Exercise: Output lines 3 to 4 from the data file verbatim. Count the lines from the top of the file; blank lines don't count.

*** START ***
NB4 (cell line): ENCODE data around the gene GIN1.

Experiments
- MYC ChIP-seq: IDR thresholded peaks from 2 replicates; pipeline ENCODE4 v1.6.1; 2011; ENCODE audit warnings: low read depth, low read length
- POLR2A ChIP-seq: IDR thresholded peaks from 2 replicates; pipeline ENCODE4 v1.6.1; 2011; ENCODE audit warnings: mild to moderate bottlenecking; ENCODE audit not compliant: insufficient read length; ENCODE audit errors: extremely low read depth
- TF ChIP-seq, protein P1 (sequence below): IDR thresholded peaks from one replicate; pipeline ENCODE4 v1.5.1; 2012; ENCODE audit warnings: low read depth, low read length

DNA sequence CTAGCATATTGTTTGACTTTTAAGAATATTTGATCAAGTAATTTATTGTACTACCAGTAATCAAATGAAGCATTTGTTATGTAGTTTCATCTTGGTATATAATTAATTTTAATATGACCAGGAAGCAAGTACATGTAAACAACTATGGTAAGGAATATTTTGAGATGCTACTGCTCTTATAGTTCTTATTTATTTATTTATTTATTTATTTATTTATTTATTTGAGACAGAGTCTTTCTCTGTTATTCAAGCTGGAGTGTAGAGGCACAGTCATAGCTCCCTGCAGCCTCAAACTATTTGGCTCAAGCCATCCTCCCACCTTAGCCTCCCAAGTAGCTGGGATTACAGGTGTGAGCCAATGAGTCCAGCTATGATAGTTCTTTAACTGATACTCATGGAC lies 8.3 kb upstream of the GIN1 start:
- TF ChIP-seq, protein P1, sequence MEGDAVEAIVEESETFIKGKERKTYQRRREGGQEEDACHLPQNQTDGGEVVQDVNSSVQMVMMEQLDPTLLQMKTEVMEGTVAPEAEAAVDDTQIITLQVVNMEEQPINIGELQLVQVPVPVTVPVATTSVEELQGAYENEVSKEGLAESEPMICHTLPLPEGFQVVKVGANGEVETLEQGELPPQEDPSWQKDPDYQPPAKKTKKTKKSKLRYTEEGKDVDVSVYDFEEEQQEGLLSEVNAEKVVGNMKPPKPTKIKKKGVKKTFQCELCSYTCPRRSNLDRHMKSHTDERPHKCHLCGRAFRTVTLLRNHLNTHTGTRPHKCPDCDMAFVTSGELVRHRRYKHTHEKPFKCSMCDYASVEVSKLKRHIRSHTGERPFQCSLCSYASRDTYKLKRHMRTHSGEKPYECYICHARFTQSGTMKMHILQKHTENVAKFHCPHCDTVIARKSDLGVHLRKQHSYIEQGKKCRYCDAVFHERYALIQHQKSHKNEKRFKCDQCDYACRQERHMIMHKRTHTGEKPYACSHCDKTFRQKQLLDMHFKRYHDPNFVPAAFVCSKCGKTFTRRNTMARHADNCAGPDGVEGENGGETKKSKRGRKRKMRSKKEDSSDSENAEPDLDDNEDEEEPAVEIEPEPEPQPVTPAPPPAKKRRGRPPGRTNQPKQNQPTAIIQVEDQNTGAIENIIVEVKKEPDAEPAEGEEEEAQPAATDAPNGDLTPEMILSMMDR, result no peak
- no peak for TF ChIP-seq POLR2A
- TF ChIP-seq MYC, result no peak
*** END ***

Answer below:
- MYC ChIP-seq: IDR thresholded peaks from 2 replicates; pipeline ENCODE4 v1.6.1; 2011; ENCODE audit warnings: low read depth, low read length
- POLR2A ChIP-seq: IDR thresholded peaks from 2 replicates; pipeline ENCODE4 v1.6.1; 2011; ENCODE audit warnings: mild to moderate bottlenecking; ENCODE audit not compliant: insufficient read length; ENCODE audit errors: extremely low read depth